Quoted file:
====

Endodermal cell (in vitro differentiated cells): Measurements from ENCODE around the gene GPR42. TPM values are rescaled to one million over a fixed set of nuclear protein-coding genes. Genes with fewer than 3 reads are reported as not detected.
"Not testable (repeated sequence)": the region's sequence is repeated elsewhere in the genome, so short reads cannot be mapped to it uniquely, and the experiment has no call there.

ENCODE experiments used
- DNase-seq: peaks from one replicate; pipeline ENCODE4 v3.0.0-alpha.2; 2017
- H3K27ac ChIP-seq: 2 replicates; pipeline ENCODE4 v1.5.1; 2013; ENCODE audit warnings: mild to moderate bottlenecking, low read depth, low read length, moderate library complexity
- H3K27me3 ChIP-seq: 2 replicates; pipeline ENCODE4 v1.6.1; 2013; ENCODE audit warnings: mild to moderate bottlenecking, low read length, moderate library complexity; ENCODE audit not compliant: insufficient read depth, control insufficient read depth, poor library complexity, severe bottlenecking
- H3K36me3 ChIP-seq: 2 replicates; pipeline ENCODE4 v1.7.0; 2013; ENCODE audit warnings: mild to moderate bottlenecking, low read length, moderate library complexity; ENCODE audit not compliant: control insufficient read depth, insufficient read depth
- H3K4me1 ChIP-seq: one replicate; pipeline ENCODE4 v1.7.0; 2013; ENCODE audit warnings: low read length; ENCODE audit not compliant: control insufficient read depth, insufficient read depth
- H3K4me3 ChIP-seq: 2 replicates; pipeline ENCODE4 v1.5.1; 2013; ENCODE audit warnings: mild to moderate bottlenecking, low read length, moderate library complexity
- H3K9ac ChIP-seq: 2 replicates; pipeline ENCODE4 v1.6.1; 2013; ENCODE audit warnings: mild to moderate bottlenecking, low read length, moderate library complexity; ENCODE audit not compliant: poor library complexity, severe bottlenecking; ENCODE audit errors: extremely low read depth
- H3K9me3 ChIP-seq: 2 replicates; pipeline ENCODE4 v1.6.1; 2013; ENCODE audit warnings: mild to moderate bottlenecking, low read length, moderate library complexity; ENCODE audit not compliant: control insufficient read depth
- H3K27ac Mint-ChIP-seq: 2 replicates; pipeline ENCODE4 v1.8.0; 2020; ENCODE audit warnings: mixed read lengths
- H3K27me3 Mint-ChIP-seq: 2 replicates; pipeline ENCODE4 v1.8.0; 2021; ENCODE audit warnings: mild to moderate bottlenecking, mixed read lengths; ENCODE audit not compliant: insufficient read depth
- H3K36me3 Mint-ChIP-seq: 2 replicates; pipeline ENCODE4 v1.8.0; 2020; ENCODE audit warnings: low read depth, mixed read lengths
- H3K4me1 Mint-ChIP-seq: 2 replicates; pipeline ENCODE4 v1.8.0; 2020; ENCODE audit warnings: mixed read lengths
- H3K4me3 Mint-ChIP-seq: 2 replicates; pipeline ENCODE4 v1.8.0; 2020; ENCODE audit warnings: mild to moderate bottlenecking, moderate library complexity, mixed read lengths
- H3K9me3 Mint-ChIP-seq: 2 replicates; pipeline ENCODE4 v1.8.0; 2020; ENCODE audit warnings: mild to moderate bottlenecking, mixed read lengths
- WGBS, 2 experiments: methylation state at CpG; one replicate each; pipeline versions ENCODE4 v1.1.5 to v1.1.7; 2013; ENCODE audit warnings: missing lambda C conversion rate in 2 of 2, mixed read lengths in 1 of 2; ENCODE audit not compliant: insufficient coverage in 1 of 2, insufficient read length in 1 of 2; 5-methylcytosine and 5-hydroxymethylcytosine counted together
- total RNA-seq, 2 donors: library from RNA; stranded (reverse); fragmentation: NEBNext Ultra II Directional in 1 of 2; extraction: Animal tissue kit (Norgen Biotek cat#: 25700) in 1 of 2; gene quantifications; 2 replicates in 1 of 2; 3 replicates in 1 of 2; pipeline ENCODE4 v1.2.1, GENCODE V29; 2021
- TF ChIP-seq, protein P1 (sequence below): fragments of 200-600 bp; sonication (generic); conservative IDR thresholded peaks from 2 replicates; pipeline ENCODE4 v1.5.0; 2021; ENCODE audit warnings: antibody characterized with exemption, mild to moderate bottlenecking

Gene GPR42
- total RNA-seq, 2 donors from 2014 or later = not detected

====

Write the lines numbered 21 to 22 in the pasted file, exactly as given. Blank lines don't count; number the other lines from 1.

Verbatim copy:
Gene GPR42
- total RNA-seq, 2 donors from 2014 or later = not detected